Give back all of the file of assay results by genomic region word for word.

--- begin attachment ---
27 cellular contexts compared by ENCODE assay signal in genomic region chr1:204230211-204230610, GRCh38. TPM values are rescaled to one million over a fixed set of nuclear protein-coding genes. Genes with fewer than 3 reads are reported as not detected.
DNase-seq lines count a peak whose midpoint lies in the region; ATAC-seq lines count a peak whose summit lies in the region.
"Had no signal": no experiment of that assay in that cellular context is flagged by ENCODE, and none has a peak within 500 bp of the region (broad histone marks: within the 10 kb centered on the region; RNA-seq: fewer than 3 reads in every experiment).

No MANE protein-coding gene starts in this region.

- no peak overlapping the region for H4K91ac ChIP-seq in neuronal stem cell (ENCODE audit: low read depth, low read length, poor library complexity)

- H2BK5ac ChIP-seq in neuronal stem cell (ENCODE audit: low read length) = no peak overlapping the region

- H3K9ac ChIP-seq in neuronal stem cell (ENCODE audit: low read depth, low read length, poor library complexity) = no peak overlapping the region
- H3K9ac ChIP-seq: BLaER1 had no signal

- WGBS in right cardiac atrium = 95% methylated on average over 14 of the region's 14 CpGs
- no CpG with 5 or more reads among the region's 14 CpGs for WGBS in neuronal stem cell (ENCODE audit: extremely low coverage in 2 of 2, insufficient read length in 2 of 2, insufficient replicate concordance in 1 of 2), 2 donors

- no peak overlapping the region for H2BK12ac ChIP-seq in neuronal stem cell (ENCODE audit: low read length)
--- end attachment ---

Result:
27 cellular contexts compared by ENCODE assay signal in genomic region chr1:204230211-204230610, GRCh38. TPM values are rescaled to one million over a fixed set of nuclear protein-coding genes. Genes with fewer than 3 reads are reported as not detected.
DNase-seq lines count a peak whose midpoint lies in the region; ATAC-seq lines count a peak whose summit lies in the region.
"Had no signal": no experiment of that assay in that cellular context is flagged by ENCODE, and none has a peak within 500 bp of the region (broad histone marks: within the 10 kb centered on the region; RNA-seq: fewer than 3 reads in every experiment).

No MANE protein-coding gene starts in this region.

- no peak overlapping the region for H4K91ac ChIP-seq in neuronal stem cell (ENCODE audit: low read depth, low read length, poor library complexity)

- H2BK5ac ChIP-seq in neuronal stem cell (ENCODE audit: low read length) = no peak overlapping the region

- H3K9ac ChIP-seq in neuronal stem cell (ENCODE audit: low read depth, low read length, poor library complexity) = no peak overlapping the region
- H3K9ac ChIP-seq: BLaER1 had no signal

- WGBS in right cardiac atrium = 95% methylated on average over 14 of the region's 14 CpGs
- no CpG with 5 or more reads among the region's 14 CpGs for WGBS in neuronal stem cell (ENCODE audit: extremely low coverage in 2 of 2, insufficient read length in 2 of 2, insufficient replicate concordance in 1 of 2), 2 donors

- no peak overlapping the region for H2BK12ac ChIP-seq in neuronal stem cell (ENCODE audit: low read length)